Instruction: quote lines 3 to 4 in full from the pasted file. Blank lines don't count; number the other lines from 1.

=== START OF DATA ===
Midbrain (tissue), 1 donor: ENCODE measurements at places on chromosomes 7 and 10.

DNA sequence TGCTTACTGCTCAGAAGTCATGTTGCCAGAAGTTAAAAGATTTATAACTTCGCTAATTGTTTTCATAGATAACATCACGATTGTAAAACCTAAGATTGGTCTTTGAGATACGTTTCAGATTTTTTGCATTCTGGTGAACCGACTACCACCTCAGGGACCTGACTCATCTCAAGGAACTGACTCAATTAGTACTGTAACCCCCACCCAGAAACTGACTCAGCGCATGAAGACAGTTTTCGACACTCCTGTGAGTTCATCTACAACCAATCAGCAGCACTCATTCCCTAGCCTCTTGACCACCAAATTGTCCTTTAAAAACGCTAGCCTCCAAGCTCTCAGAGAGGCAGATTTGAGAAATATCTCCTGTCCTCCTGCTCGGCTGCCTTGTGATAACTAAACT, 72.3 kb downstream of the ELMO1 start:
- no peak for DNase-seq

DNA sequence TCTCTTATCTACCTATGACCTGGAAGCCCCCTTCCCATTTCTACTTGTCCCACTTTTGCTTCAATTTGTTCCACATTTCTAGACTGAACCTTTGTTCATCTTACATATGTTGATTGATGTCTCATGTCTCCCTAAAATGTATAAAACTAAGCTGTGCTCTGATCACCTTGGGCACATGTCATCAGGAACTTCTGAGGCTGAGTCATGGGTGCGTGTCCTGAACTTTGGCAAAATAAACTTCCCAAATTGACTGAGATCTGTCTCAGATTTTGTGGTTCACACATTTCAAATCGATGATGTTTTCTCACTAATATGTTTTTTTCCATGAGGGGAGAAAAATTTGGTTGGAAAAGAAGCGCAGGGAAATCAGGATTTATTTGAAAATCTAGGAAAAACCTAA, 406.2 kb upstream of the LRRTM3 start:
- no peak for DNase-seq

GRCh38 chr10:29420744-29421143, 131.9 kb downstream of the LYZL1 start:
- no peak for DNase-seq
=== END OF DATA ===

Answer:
- no peak for DNase-seq

DNA sequence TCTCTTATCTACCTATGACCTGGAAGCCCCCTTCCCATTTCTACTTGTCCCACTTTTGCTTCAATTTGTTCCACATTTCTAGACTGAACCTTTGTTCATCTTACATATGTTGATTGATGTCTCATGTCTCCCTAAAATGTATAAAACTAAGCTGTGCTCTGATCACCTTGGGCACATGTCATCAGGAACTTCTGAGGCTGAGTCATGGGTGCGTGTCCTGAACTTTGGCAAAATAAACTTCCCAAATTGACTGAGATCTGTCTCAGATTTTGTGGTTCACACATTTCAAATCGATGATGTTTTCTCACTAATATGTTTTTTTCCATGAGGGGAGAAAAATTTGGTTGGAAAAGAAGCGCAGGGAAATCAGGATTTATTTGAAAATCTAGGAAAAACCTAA, 406.2 kb upstream of the LRRTM3 start: